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Only an estimated 8% of people actually accomplish their New Year’s resolutions. So this year let’s forget about New Year’s resolutions altogether and try some different approaches to New Year’s goal setting.
“What I’ve learned is that New Year’s resolutions really just set people up for failure,” says Michael Mitchell, a gay Washington DC-based life coach. “Most people don’t take them on as a larger plan for their lives. Too often it’s about chasing perfection in a way that’s really unhealthy for us.”
“Instead of saying, ‘I want to lose 15 pounds,'” Mitchell says, “What if we said, ‘I want to have a better self-image.’ What would that look like?”
So we’ve researched some methods that Mitchell and other effective life coaches use, and found three alternatives to New Year’s resolutions that’ll help you assess how you’re doing and guide you towards more meaningful living in the year ahead.
1. Bake yourself a life pie
When Mitchell first starts working with clients, he’ll ask them to list different areas of their lives — work, social life, family, finances, wellness, personal growth, etc. — and rate their satisfaction in each from a scale of one to 10. Doing so helps people take stock of their strengths and focus areas for the year ahead.
While you can rate numerous areas of your life, we suggest using this basic “life pie” below so you can visually see where things stand.
After you rate each area, spend some time thinking about what rating you’d like each one to be and what concrete steps you’d need to get there. Keeping these steps and ratings in mind (and posted where you can see them) can help you know when you’re moving in the right direction.
Keep in mind, the goal isn’t necessarily for all areas of your life to be a perfect 10, and what constitutes a perfect 10 is entirely up to you. For example, if you’re asexual, recently single or chronically boy-crazy, you might want want to de-prioritize your romantic life or focus on self-love instead of typical dating.
Also, it’s a good idea to make a second life pie at the end of March or June to see if your ratings have changed and why. Make sure to celebrate any positive change and to think critically about what might be blocking your way — a talk with an insightful friend can help you see what’s missing if you’re unsure.
2. Get attuned to your Core Desired Feelings
The problem with New Year’s resolutions is that you feel like a failure for not achieving them or else you accomplish them and then wonder, “Now what?”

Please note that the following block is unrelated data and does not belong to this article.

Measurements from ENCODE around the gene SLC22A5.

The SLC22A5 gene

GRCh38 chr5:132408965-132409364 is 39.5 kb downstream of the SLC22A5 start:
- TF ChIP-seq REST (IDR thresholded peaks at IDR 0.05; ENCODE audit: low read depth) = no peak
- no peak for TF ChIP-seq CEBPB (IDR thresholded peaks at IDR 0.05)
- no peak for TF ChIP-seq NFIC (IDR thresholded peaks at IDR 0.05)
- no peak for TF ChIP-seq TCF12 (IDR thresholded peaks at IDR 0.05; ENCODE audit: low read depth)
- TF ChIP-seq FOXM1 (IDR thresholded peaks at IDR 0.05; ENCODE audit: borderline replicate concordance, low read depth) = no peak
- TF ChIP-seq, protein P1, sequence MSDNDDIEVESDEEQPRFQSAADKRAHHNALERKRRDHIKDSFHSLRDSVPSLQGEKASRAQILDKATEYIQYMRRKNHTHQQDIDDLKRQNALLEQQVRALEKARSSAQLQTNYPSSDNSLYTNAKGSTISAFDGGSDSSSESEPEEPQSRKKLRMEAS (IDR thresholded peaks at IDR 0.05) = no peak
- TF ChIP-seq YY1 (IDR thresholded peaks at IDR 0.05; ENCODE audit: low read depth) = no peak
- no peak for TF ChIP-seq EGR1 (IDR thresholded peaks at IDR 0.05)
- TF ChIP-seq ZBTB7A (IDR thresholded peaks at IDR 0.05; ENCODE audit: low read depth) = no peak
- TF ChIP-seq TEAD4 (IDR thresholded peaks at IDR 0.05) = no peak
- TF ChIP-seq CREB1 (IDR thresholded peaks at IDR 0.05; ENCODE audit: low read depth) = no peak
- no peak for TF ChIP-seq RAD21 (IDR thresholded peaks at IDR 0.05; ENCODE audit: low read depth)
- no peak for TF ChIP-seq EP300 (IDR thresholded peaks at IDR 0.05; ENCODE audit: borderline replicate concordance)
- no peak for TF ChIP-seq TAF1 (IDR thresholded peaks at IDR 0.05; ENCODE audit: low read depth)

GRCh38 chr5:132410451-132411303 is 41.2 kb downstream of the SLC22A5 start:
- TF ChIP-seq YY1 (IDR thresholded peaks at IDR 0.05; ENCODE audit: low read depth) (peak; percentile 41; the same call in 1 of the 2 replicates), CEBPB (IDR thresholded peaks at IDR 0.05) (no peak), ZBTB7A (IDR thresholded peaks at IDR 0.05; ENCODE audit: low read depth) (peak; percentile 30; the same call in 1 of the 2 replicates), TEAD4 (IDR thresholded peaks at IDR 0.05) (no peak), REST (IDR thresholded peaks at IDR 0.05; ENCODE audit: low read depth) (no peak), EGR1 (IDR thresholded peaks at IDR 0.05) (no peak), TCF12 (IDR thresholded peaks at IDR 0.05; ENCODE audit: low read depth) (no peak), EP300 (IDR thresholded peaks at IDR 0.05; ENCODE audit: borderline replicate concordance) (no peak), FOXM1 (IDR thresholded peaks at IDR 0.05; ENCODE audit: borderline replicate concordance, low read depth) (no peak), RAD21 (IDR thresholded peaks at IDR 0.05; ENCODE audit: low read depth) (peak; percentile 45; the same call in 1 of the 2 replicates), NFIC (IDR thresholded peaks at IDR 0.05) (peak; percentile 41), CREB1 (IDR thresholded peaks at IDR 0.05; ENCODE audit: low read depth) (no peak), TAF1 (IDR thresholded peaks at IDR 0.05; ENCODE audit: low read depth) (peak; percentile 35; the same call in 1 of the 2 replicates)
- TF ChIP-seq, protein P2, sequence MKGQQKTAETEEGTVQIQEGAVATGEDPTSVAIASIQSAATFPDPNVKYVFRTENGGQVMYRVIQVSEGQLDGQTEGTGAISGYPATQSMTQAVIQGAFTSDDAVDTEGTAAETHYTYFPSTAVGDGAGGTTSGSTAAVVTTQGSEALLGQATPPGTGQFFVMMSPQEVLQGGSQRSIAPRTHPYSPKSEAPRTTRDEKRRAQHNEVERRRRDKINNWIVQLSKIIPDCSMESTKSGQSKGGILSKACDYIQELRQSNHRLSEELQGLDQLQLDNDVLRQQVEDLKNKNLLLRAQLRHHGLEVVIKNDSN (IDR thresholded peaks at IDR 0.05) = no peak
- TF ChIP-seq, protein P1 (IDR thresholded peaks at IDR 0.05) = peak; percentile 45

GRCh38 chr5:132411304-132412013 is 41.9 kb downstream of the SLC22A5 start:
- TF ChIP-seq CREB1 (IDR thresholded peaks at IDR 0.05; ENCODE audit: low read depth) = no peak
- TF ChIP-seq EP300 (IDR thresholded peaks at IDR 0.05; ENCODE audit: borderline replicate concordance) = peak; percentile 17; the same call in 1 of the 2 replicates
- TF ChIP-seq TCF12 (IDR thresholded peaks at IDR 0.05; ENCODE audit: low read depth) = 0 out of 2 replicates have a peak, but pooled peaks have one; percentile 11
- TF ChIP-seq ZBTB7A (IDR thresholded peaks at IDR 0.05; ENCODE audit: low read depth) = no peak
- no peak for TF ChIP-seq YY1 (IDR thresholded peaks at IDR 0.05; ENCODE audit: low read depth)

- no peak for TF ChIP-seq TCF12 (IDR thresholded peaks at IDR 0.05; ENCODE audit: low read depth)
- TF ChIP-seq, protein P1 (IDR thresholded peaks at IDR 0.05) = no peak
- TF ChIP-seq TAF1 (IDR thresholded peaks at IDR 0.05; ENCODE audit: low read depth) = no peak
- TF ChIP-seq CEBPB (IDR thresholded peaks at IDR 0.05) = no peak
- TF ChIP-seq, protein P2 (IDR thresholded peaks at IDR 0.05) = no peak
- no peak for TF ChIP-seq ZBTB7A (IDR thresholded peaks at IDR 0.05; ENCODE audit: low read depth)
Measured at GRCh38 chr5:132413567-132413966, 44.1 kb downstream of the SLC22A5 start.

Daniel Lim — the founder of Happy Academy, an inspirational training company in Asia — says that when we set New Year’s resolutions, it isn’t about the goals themselves but rather the feelings we expect once we achieve them. So this year, let’s cut out the middleman and concentrate directly on the feelings themselves.
Lim calls these our Core Desired Feelings (or CDFs). Let’s say, for example, that you want to feel brave, joyful and relaxed in the coming year — next, you’d want to think about what would make you feel more of all three.
Perhaps you’d decide that speaking your mind on challenging social topics, accepting invitations to strange events and being more honest with your friends would make you feel braver; maybe posting photos on Facebook about things you feel grateful for would make you feel more joyful; and it’s possible that meditating, trying to un-clench during tense times and light exercise would make you feel more relaxed.
Using these, you can monitor yourself day-to-day to see if you’re living up to my CDFs. This is especially helpful whenever you get busy or stressed because you can simply ask yourself, “Do I feel brave, joyful or relaxed? No? Why not? How can we help change that?”
Your CDFs can last as long as you need: a week, a month, a year. You can re-adjust them whenever you want. And by setting a general feeling rather than a concrete goal, your CDFs will work as a theme and perpetual direction to strive towards rather than a single goal you’ll either hit or miss.
3. Write yourself a letter from your future self
This New Year’s, get inside your mental time machine and travel to Jan. 1 of next year to write a letter praising your current self for having accomplished a big goal.
While this sounds identical to a resolution, we suggest having a little fun and being flexible or general with your goal: For example, you can make up an imaginary job title — like “Gayborhood Trans Expert,” “Instagram Artist Extraordinaire,” “Local Hiking Nut” or “Local Music Guru” — or set an enjoyable long-term goal like traveling or connecting more with family.
In your letter, praise yourself for achieving your accomplishment and then talk about the specific, concrete steps you took to do it. Also, have your future-self provide some wise, compassionate advice about things to do or avoid.
Kelly McGonigal PhD, a psychologist at Stanford University who has written several books on willpower and life change, said, “Research shows that connecting to your future self in this way can help you make a difficult change and succeed at your goals.”
You can keep the letter nearby to read whenever you need inspiration or even have a friend mail it to you a year from now. What’s most important is that you feel encouraged and empowered to do what you want, visualizing that a year from now, it’s already done.
Featured image by Martin Dimitrov via iStock